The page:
“No, over 90% of cases settle before trial, and studies have shown that settlement is more beneficial to the parties in the long run. My cases so far have been declining in that majority of cases.”

Annette Karem

“I have been involved in numerous trials in my more than 25 years in the legal field, including more than 15 years as a district court judge. In private practice, I have been involved in civil trials. As a prosecutor for seven years, I tried many cases involving domestic violence. Finally, as a district court judge, I tried many cases in civil and criminal courts.”

Stan Whetzel

“Yes. I have tried several cases before juries. One is particularly memorable. It involved a personal injury case involving tractor-trailer drivers and a negligently designed and constructed freeway detour. The late Edward Post and I tried to reach a verdict, five days a week for six weeks.Other cases involved the state’s taking of private property for public purposes under Kentucky’s condemnation and eminent laws on Most of my work has been about winning business for my clients without burdening them with the enormous cost, expense and risk of jury trials, and dealing with cases on appeal.”

What skills or qualifications do you have that make you a better candidate for the Court of Appeal position.

McKenzie Cantrell

“I am someone the community has trusted as an elected official for several years. I have taken on the responsibility of making policy decisions for our city and state, and now I am asking for the responsibility of interpreting the law and to set a precedent for our city and state. My parents taught me to work hard and strive to be excellent in all that I do. The skills that made me a compassionate lawyer, a ‘committed state and an effective educator will serve me well if you choose me to serve you in the Court of Appeals.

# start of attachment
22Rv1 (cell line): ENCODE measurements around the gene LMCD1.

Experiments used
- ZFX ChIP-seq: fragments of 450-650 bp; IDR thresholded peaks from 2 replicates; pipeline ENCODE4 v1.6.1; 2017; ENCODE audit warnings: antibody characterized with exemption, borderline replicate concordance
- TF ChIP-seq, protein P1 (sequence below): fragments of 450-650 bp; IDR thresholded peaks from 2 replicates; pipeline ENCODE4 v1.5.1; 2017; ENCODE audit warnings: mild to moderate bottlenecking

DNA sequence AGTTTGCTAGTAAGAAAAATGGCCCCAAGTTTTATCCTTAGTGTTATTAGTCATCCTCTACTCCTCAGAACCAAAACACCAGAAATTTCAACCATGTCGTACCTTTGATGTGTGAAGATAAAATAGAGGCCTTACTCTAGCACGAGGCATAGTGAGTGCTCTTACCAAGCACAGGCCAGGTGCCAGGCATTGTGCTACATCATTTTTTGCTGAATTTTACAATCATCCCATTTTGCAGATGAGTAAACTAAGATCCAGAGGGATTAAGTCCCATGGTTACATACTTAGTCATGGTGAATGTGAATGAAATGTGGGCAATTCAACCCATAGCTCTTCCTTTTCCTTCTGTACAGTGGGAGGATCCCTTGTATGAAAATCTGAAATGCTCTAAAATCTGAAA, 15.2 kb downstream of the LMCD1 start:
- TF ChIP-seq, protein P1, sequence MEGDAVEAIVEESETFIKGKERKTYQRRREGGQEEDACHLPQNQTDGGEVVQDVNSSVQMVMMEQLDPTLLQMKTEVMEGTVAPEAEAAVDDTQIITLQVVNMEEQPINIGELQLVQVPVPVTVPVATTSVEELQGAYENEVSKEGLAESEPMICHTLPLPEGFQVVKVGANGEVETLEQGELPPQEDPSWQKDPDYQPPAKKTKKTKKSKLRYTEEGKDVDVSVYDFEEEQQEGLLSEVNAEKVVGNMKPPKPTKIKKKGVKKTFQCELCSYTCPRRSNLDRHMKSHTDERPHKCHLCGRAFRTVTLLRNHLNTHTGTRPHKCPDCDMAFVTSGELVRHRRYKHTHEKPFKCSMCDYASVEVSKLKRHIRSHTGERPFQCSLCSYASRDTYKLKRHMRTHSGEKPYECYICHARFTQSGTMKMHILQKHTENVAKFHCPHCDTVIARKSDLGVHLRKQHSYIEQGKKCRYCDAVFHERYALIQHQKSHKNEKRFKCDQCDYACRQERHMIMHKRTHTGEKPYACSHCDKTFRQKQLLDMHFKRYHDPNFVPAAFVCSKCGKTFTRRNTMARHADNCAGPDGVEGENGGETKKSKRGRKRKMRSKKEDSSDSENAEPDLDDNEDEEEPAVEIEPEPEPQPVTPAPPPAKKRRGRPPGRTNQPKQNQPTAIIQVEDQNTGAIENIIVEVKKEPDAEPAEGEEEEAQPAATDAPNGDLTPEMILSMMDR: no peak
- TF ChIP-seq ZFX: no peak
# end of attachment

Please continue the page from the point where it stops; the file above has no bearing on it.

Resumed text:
Annette Karem

“I am the only candidate in my race with judicial experience. One of the main functions of a Court of Appeal judge is to assess and, if necessary, correct the decisions made by other judges. I have made these decisions I acknowledge and understand that these are decisions that impact the lives of those before me In addition to my judicial experience, I am involved in various community organizations that involve the justice system. justice.

“I have extensive experience and training in domestic violence cases and serve on the Domestic Violence Death Review Committee. As Chief District Court Judge, I serve on numerous committees with our justice partners, especially after being recently appointed by the Chief Justice of the Supreme Court to the Task Force on Improving Court Notice Processes My level of experience is unmatched in my race and makes me the best candidate for the position at the Court of Appeal.

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Stan Whetzel

“In my opinion, the depth, breadth and quality of my legal practice and experience, my legal abilities and the years of actively practicing law set me apart from my opponents in this race.

“I am told that I excel in legal research and writing, the basic work of an appellate judge and a lawyer. I am told that I have a good “judicial temper”. My point of view of the role of judge of the Court of Appeal also distinguishes me.

“An opponent is a legislator. Legislators set public policy. The Court of Appeals corrects prejudicial errors in appealed cases. It does not make politics. Another is a district court judge. A judge of the district court makes many decisions in many cases.

“However, cases on appeal are decided on the basis of recorded facts and ‘on the record.’ It is not the prerogative of the COA to disregard the case. I will respect the role of a judge of the Court of Appeals, and undertake to act within its limits. For these reasons, I consider myself the best candidate in this race.”

Find out more about the Court of Appeal

The Court of Appeals hears appeals from the lower courts (Circuit and District) with the exception of criminal acquittals and divorce judgments (issues in a divorce case may be appealed). Cases are not retried before the Court of Appeal. The trial court case is reviewed and the parties’ attorneys present the legal issues to the court. Two judges are elected from each of the seven appellate court districts. When cases are decided, the judges are divided into panels of three, with the majority determining the decision. Panels travel the state to hear cases. Each judge is elected for an eight-year term.